I believe that in 10 years’ time the training required to perform the duties of a Software Architect will be the same as today but will include new training based on existing systems and how to make them work together efficiently via API’s/middleware as well as the requirement for more experience in developing these modules.

 

As far as automation goes, I believe the current movement towards the use of programming frameworks will only increase, while low level programming will be far less of a requirement when planning the development of a system. Using components of a framework (one can think of a framework as a library of “functions” to perform common tasks so that the programmer does not need to do it themselves) will enable a much larger focus on the bigger picture and allow for more complex systems to be developed.

 

References

Medvidovic, N. (2002) ‘On the role of middleware in architecture-based software development’ SEKE, 27, pp.299-306, ACM [Online]. Available from http://doi.acm.org/10.1145/568760.568814 (Accessed: 12 September 2010).

Pokharel, M and Park, J. (2009) ‘Cloud computing: future solution for e-governance’ ACM International Conference Proceeding Series, 322, pp.409-410, ACM [Online]. Available from http://doi.acm.org/10.1145/1693042.1693134 (Accessed: 12 September 2010).

 

 

In ten years’ time I believe this position will definitely still exist and I am quite sure there will be many more holding this position than today.

In the future I have a strong belief that software architects will have to structure their software planning based more heavily on developing middleware and collaborative systems (“cloud computing”) than developing brand new systems. In an article by Pokharel and Park (2009) it is mentioned that “Cloud computing is the future generation of computing”. Today we see a number of large applications becoming increasingly popular and in my personal experience developing new software that “talks to” external systems is becoming more and more popular. In one project I have worked on it was a potential deal-breaker if our software was unable to talk to SAP.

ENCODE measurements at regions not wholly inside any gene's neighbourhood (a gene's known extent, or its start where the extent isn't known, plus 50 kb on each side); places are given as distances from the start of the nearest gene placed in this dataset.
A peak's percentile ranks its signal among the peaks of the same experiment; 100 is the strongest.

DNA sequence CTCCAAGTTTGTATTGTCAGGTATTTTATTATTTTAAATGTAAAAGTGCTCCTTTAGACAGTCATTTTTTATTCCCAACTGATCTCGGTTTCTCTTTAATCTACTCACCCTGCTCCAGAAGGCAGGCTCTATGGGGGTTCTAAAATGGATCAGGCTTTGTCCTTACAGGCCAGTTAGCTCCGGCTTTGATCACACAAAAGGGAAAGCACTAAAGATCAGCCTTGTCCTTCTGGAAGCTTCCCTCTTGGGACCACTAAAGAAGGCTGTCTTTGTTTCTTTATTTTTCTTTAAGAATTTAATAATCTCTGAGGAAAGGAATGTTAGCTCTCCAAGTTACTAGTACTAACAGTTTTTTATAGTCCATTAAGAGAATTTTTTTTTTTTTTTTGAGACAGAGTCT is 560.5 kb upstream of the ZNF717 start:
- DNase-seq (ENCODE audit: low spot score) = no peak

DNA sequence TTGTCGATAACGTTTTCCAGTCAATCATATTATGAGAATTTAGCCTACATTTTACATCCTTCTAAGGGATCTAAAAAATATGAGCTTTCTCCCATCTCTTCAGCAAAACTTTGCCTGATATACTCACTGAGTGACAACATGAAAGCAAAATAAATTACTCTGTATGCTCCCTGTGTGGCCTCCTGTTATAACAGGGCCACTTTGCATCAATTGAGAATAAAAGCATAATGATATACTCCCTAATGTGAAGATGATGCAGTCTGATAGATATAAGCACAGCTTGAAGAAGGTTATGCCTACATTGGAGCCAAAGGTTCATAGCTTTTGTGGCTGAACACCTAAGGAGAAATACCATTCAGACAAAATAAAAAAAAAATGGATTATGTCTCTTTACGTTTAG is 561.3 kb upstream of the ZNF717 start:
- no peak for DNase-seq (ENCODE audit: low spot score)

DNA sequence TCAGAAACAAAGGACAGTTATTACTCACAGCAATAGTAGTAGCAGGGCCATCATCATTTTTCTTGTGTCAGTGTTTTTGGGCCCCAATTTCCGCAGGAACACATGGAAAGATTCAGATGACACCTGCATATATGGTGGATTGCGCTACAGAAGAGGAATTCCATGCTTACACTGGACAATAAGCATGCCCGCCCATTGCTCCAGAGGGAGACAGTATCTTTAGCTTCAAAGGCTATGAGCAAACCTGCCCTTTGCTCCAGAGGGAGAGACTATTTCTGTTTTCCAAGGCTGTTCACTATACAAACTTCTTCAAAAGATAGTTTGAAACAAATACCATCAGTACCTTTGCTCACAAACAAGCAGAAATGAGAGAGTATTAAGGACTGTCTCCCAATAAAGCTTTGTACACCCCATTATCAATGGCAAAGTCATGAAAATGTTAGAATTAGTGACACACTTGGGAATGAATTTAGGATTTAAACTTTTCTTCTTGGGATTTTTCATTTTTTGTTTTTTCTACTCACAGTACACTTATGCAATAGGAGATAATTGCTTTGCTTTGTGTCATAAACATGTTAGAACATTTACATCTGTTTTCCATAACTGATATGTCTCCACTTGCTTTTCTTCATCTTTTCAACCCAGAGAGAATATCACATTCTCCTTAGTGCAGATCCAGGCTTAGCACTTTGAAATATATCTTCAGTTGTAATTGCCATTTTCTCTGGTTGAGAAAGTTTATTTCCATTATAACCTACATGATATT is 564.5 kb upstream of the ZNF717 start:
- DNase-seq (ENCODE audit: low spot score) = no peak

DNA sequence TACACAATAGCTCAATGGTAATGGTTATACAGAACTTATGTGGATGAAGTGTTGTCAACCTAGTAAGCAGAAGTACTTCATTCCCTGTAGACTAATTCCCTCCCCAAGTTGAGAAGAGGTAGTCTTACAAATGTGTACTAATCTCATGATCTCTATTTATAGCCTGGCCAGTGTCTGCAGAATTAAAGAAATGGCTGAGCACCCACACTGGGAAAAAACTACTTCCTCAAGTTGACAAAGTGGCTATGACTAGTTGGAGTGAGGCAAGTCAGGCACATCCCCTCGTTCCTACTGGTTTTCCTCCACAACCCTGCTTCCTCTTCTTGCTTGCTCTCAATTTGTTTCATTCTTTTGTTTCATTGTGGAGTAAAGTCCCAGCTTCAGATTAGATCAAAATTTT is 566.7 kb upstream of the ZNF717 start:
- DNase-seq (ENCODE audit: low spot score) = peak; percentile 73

In a paper by Medvidovic (2002), it is stated that “While architecture is an early model of

a system that highlights the system’s critical conceptual properties using high-level abstractions, middleware enables that system’s realization and ensures the proper composition and interaction of

the implemented components” followed by “The relationship between the two areas and their respective shortcomings suggest the possibility of coupling architecture modelling and analysis approaches with middleware technologies in order to get ‘the best of both worlds’ “. I believe this is a substantial statement supporting my beliefs.

 

The current focus of software architecture, in my personal experience, does seem to be aimed at the creation of vastly “stand-alone” components with the only real reliability being on the operating system the software will be running on. The large, successful developments of today will be the focus of the middleware of tomorrow.

 

I believe that in 10 years’ time the training required to perform the duties of a Software Architect will be the same as today but will include new training based on existing systems and how to make them work together efficiently via API’s/middleware as well as the requirement for more experience in developing these modules.

 

As far as automation goes, I believe the current movement towards the use of programming frameworks will only increase, while low level programming will be far less of a requirement when planning the development of a system. Using components of a framework (one can think of a framework as a library of “functions” to perform common tasks so that the programmer does not need to do it themselves) will enable a much larger focus on the bigger picture and allow for more complex systems to be developed.

 

Bibliography

Medvidovic, N. (2002) ‘On the role of middleware in architecture-based software development’ SEKE, 27, pp.299-306, ACM [Online]. Available from http://doi.acm.org/10.1145/568760.568814 (Accessed: 12 September 2010).

Pokharel, M and Park, J. (2009) ‘Cloud computing: future solution for e-governance’ ACM International Conference Proceeding Series, 322, pp.409-410, ACM [Online]. Available from http://doi.acm.org/10.1145/1693042.1693134 (Accessed: 12 September 2010).